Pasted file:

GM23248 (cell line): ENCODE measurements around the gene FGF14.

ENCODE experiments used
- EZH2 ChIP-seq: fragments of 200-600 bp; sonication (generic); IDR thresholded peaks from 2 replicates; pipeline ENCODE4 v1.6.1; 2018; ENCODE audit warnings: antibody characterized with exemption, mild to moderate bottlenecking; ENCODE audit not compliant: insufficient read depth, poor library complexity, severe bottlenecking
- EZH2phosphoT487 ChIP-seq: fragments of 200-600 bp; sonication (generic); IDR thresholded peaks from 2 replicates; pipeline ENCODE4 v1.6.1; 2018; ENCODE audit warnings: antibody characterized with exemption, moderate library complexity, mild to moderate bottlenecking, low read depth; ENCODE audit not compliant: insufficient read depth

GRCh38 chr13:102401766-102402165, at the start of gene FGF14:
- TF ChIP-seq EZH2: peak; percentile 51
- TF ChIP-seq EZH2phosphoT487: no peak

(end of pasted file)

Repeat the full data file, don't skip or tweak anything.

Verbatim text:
GM23248 (cell line): ENCODE measurements around the gene FGF14.

ENCODE experiments used
- EZH2 ChIP-seq: fragments of 200-600 bp; sonication (generic); IDR thresholded peaks from 2 replicates; pipeline ENCODE4 v1.6.1; 2018; ENCODE audit warnings: antibody characterized with exemption, mild to moderate bottlenecking; ENCODE audit not compliant: insufficient read depth, poor library complexity, severe bottlenecking
- EZH2phosphoT487 ChIP-seq: fragments of 200-600 bp; sonication (generic); IDR thresholded peaks from 2 replicates; pipeline ENCODE4 v1.6.1; 2018; ENCODE audit warnings: antibody characterized with exemption, moderate library complexity, mild to moderate bottlenecking, low read depth; ENCODE audit not compliant: insufficient read depth

GRCh38 chr13:102401766-102402165, at the start of gene FGF14:
- TF ChIP-seq EZH2: peak; percentile 51
- TF ChIP-seq EZH2phosphoT487: no peak